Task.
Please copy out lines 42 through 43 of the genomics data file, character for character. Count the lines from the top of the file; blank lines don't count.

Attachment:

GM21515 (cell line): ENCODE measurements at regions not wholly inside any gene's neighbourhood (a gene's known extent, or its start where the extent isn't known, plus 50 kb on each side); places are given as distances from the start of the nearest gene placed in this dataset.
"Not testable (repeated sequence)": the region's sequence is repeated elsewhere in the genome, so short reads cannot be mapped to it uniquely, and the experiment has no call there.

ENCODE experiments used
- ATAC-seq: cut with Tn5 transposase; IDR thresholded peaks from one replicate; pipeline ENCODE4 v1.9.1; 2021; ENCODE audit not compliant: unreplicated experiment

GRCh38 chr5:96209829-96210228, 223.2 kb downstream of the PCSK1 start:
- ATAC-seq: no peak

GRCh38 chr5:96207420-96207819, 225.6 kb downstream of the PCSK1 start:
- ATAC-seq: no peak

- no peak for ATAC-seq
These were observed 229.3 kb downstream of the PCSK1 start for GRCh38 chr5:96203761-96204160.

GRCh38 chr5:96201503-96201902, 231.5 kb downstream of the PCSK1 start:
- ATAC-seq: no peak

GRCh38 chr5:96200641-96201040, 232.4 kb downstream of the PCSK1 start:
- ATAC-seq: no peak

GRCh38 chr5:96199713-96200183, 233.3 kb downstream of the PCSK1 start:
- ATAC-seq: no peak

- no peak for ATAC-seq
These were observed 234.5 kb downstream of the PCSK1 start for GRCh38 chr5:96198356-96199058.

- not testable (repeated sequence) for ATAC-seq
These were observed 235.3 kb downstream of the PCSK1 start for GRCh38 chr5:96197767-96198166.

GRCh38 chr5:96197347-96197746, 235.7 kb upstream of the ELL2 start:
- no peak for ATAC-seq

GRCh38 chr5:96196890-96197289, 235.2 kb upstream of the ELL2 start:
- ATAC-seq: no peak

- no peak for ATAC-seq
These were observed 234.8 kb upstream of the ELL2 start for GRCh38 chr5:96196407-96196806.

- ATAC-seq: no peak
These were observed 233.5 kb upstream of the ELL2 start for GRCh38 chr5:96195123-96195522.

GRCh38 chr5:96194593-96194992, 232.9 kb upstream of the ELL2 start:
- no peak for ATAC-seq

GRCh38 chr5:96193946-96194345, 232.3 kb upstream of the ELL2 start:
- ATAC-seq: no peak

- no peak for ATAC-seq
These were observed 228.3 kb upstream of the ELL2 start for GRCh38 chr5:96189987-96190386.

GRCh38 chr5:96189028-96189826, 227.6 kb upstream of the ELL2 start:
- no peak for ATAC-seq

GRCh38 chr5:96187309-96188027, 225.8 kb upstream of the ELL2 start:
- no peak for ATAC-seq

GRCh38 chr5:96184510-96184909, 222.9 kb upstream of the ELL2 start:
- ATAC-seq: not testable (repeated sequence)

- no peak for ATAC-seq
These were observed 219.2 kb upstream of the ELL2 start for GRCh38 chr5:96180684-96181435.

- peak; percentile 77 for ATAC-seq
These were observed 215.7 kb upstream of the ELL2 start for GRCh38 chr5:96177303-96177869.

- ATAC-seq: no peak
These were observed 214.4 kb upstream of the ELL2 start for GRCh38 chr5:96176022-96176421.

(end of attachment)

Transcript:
These were observed 219.2 kb upstream of the ELL2 start for GRCh38 chr5:96180684-96181435.

- peak; percentile 77 for ATAC-seq